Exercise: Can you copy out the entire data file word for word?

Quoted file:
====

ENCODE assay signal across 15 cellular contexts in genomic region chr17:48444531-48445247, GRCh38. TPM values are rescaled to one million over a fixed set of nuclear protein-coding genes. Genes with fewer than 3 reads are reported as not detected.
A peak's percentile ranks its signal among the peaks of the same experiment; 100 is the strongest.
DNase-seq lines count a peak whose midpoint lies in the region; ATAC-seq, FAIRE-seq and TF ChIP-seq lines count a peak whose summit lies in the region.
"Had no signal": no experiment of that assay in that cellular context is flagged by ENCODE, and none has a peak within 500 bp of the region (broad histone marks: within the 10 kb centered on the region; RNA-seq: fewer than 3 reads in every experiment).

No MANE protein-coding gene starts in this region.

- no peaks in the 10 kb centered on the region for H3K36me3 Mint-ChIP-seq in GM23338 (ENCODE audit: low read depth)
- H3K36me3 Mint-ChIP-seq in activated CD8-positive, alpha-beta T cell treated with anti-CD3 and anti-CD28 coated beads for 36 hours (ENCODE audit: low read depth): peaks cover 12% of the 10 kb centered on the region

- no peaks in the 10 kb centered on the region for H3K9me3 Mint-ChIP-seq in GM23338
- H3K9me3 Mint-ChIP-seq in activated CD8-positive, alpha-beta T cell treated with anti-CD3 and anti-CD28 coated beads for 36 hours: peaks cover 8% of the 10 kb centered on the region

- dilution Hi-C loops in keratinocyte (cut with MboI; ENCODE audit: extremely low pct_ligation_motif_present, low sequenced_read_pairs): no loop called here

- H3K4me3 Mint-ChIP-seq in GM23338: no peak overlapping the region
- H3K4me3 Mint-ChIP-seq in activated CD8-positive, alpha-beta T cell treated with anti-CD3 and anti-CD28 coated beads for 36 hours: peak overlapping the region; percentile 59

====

ENCODE assay signal across 15 cellular contexts in genomic region chr17:48444531-48445247, GRCh38. TPM values are rescaled to one million over a fixed set of nuclear protein-coding genes. Genes with fewer than 3 reads are reported as not detected.
A peak's percentile ranks its signal among the peaks of the same experiment; 100 is the strongest.
DNase-seq lines count a peak whose midpoint lies in the region; ATAC-seq, FAIRE-seq and TF ChIP-seq lines count a peak whose summit lies in the region.
"Had no signal": no experiment of that assay in that cellular context is flagged by ENCODE, and none has a peak within 500 bp of the region (broad histone marks: within the 10 kb centered on the region; RNA-seq: fewer than 3 reads in every experiment).

No MANE protein-coding gene starts in this region.

- no peaks in the 10 kb centered on the region for H3K36me3 Mint-ChIP-seq in GM23338 (ENCODE audit: low read depth)
- H3K36me3 Mint-ChIP-seq in activated CD8-positive, alpha-beta T cell treated with anti-CD3 and anti-CD28 coated beads for 36 hours (ENCODE audit: low read depth): peaks cover 12% of the 10 kb centered on the region

- no peaks in the 10 kb centered on the region for H3K9me3 Mint-ChIP-seq in GM23338
- H3K9me3 Mint-ChIP-seq in activated CD8-positive, alpha-beta T cell treated with anti-CD3 and anti-CD28 coated beads for 36 hours: peaks cover 8% of the 10 kb centered on the region

- dilution Hi-C loops in keratinocyte (cut with MboI; ENCODE audit: extremely low pct_ligation_motif_present, low sequenced_read_pairs): no loop called here

- H3K4me3 Mint-ChIP-seq in GM23338: no peak overlapping the region
- H3K4me3 Mint-ChIP-seq in activated CD8-positive, alpha-beta T cell treated with anti-CD3 and anti-CD28 coated beads for 36 hours: peak overlapping the region; percentile 59